The fall is unlikely to be offset by burgeoning demand for smart devices in emerging countries like India and China, IDC said. (Agencies)
According to IDC, global smartphone shipment is expected to slow down to 8.3 percent annual growth in 2017 and 6.2 percent in 2018.
Annual smartphone volume in 2013 surpassed one billion units for the first time, accounting for 39.2 percent growth over 2012.
In the coming year, mature markets like North America and Europe are expected to drop to single digits, and Japan might contract slightly, IDC said.
"Despite the high growth expected in many emerging markets, 2014 will mark the year smartphone growth drops more significantly than ever before. 2014 volumes are expected to be 1.2 billion, up from one billion in 2013, representing 19.3 percent year-over-year growth," it added.
Ryan Reith, Program Director with IDC's Worldwide Quarterly Mobile Phone Tracker said 2014 will be an "enormous transition year" for the smartphone market.
"Not only will growth decline more than ever before, but the driving forces behind smartphone adoption are changing. New markets for growth bring different rules to play by and 'premium' will not be a major factor in the regions driving overall market growth," he said.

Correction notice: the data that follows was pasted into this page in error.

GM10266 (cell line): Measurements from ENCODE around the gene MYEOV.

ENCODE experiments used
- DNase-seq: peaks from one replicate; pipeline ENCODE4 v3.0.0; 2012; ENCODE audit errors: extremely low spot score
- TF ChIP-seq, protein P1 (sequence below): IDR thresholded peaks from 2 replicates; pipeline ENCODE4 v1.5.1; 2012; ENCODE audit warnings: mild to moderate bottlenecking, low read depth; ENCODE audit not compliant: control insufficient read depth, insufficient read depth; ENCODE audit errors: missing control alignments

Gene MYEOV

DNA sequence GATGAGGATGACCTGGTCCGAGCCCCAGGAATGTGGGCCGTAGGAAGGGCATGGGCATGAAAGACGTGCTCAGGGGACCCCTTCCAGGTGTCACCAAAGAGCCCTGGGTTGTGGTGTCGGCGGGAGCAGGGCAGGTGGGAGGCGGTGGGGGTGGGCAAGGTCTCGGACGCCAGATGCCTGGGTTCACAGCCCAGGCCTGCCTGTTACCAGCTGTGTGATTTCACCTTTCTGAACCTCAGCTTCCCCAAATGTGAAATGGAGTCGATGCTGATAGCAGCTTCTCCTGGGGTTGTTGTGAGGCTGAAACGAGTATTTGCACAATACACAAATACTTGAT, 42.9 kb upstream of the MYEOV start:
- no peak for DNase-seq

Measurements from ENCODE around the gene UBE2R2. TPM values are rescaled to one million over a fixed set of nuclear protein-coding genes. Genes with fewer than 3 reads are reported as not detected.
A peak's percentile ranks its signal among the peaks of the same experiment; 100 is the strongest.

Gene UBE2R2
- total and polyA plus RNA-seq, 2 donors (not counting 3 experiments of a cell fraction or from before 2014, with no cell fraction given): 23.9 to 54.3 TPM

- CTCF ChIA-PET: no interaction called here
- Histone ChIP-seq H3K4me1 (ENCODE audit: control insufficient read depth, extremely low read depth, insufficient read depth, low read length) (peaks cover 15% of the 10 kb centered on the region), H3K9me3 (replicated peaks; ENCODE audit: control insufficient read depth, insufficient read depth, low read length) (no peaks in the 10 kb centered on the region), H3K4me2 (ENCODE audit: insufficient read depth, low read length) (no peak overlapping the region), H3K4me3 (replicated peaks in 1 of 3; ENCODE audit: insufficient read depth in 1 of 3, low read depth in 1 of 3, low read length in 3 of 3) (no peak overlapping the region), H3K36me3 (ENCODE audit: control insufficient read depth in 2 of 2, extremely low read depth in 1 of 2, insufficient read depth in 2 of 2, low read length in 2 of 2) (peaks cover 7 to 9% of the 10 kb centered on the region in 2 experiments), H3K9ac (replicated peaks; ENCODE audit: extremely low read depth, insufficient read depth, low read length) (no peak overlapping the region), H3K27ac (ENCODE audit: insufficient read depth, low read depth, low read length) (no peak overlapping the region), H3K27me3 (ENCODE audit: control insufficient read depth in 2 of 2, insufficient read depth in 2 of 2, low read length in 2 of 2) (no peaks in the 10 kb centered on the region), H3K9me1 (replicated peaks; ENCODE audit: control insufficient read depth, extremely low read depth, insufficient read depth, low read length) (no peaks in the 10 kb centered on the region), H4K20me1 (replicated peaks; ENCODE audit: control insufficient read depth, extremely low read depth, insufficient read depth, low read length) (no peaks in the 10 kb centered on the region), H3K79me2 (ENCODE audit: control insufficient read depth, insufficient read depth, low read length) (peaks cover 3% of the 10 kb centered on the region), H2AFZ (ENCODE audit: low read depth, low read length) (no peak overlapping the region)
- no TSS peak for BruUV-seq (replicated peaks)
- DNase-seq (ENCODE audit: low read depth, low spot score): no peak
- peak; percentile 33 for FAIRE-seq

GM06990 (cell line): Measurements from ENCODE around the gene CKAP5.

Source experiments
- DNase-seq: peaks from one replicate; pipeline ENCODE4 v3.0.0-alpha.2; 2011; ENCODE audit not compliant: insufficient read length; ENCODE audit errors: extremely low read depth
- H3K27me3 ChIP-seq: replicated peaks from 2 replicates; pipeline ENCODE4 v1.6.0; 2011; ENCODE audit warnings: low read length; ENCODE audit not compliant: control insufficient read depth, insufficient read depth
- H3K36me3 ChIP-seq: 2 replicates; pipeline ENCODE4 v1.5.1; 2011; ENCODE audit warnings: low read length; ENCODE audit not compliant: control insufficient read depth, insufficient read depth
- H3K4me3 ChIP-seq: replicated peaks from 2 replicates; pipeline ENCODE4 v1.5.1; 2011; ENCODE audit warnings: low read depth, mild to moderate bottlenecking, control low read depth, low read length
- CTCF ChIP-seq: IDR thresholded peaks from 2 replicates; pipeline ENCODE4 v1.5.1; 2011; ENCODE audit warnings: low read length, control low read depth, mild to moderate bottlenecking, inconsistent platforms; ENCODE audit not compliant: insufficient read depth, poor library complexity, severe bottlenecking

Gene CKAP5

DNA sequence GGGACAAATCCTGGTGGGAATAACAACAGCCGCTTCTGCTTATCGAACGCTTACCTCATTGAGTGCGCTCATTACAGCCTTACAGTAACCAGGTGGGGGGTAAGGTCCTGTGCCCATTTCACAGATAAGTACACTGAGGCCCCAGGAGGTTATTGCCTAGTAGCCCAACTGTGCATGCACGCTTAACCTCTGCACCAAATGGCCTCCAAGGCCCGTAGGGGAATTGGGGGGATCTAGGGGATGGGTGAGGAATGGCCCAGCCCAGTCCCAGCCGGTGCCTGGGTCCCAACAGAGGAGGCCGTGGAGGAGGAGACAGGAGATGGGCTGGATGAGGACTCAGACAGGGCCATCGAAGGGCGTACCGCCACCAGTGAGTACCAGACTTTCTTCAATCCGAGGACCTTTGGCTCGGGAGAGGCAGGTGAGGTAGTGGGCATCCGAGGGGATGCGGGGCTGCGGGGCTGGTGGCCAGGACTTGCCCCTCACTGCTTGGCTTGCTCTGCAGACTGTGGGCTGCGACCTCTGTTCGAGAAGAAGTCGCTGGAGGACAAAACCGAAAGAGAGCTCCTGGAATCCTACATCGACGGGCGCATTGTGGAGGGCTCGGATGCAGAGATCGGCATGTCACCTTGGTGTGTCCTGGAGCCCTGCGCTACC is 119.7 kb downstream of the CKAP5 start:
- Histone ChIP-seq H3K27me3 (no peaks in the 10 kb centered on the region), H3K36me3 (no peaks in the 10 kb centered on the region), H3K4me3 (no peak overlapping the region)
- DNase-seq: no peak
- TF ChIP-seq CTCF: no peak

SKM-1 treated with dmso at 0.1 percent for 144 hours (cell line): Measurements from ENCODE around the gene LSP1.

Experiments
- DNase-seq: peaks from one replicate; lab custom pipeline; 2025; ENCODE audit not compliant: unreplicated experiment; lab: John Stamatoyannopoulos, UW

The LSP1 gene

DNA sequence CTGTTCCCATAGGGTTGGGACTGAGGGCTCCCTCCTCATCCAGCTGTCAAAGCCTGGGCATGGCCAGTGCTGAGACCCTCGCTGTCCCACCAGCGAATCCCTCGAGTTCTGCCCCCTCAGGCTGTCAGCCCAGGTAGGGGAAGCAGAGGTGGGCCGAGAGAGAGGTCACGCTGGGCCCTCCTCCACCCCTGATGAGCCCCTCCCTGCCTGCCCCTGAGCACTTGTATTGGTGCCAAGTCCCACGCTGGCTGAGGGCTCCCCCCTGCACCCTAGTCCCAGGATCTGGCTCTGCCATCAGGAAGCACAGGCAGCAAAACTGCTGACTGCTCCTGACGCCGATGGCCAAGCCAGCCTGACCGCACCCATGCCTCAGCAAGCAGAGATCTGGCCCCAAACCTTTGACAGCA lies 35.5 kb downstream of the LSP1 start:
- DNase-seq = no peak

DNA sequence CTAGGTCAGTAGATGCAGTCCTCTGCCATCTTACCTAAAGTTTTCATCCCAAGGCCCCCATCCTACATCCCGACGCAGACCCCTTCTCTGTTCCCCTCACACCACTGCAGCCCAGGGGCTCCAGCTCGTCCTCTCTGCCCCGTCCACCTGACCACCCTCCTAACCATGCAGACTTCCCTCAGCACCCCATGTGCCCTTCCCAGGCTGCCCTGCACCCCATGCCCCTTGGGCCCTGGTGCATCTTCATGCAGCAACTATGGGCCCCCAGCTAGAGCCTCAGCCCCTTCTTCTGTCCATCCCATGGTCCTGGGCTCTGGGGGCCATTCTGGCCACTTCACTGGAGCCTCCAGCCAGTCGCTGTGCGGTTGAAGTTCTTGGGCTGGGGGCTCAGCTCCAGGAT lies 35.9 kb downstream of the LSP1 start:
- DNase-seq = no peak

As mature markets become saturated and worldwide growth slows, service providers and device manufacturers are seeking opportunities to move hardware wherever they can, Reith added.
"The result is rapidly declining price points, creating challenging environments in which to turn a profit. Worldwide smartphone average selling price (ASP) was USD 335 in 2013, and is expected to drop to USD 260 by 2018," he said.
IDC believes carriers and OEMs will need to work together to bring prices down in order to reach the untapped demand within emerging markets.
"Last year, we saw a total of 322.5 million smartphone units ship for under USD 150 and that number will continue to grow going forward. We've already seen numerous smartphone announcements targeting this price band this year, with some as low as USD 25," IDC Research Manager (Mobile Phone) Ramon Llamas said.
In terms of operating systems, IDC expects Android to maintain its reign. "With a strong presence within emerging markets and attainable price points for both vendors and customers, IDC expects both a commanding market share as well as prices below the industry average," IDC said.
iOS will remain the clear number 2 platform with the highest ASPs among the leading platforms.
"This could keep iOS from realizing greater volumes within emerging markets, but sales in mature markets will offset much of the difference," it said.
Windows phone is expected to grow the fastest among smartphone OS with continued support from Nokia as well as the addition of nine new Windows Phone partners.
Most of these new vendors come from emerging markets and could help bring the Windows Phone experience to customers there, IDC said.
The fall is unlikely to be offset by burgeoning demand for smart devices in emerging countries like India and China, IDC said.